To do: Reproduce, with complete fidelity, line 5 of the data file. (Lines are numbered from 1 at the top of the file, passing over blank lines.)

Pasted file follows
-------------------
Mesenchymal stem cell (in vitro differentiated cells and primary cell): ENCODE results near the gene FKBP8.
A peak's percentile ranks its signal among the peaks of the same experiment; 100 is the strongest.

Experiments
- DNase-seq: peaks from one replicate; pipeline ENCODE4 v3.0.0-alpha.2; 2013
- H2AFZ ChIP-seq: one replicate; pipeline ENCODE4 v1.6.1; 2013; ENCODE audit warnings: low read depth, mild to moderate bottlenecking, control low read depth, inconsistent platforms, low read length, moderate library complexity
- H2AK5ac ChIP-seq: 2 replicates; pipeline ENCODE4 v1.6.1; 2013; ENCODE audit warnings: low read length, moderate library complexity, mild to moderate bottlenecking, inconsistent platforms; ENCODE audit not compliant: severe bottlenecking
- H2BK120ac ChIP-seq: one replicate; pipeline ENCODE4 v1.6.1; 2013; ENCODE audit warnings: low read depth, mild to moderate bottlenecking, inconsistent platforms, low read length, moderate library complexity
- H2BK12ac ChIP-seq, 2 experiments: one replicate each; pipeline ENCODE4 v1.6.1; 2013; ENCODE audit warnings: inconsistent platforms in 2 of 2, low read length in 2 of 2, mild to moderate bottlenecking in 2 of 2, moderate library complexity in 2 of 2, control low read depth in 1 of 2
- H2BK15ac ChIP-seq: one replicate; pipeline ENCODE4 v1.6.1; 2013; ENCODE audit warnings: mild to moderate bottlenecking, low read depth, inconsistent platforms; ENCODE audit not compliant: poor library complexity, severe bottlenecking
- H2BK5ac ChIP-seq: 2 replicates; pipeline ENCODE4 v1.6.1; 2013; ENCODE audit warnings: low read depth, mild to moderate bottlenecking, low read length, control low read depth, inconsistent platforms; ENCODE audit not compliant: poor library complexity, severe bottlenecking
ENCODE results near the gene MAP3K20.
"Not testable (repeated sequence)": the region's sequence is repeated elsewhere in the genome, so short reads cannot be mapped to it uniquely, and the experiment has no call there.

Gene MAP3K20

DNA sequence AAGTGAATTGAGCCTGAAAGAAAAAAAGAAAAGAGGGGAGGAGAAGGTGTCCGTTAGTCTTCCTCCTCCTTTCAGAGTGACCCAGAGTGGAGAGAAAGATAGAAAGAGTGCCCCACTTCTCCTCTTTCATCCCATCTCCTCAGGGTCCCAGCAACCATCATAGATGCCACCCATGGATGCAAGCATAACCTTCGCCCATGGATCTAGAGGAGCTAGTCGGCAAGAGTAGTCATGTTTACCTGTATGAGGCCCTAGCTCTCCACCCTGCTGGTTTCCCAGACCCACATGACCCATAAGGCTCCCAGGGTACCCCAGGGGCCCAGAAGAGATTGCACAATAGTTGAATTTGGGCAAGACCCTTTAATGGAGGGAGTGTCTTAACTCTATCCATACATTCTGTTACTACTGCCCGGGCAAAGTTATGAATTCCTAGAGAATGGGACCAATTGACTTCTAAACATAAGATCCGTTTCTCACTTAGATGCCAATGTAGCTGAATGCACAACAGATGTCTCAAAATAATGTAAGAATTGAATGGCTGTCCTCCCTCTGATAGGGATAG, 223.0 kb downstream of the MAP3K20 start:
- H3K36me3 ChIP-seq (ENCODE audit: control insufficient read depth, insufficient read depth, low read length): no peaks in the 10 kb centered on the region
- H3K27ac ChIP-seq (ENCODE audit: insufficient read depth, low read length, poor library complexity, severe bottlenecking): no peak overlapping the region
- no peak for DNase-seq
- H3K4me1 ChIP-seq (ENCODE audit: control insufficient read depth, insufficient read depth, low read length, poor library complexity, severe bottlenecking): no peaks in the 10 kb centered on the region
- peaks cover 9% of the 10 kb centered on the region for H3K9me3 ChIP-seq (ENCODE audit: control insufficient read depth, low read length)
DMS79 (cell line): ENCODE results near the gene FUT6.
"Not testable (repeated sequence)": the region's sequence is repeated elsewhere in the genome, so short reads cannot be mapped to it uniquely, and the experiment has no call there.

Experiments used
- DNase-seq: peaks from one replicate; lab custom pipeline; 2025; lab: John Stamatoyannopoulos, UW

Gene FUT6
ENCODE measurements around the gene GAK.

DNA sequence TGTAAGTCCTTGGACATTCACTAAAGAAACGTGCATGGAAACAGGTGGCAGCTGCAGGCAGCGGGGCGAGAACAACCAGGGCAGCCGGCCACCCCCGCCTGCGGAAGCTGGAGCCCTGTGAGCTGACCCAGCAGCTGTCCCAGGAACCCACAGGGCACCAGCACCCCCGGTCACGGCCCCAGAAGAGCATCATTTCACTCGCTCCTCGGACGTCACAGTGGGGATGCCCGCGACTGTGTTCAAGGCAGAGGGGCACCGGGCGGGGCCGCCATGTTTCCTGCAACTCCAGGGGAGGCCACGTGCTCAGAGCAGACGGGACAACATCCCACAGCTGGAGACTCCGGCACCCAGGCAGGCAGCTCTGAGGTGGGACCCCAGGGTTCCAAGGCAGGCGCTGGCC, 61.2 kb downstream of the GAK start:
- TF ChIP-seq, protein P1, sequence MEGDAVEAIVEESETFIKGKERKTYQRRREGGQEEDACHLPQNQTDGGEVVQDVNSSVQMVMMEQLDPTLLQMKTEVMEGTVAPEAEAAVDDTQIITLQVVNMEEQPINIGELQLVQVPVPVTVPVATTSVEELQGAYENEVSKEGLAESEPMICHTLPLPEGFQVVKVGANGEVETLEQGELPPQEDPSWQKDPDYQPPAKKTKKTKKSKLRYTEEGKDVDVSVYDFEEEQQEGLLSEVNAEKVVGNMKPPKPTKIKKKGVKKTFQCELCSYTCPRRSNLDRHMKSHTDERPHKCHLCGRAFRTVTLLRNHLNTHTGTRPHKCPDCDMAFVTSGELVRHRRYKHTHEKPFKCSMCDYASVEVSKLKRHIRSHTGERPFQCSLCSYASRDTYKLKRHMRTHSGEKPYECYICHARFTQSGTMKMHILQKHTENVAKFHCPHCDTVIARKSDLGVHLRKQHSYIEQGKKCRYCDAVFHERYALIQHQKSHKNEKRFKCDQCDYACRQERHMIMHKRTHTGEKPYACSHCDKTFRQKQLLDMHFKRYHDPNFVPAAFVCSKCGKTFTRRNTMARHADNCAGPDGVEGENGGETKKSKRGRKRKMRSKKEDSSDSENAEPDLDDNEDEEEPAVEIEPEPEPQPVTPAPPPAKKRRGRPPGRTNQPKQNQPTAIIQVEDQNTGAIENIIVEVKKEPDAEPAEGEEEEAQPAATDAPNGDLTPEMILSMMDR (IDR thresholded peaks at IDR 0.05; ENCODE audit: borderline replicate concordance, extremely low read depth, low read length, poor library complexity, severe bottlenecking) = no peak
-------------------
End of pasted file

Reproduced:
- H2AFZ ChIP-seq: one replicate; pipeline ENCODE4 v1.6.1; 2013; ENCODE audit warnings: low read depth, mild to moderate bottlenecking, control low read depth, inconsistent platforms, low read length, moderate library complexity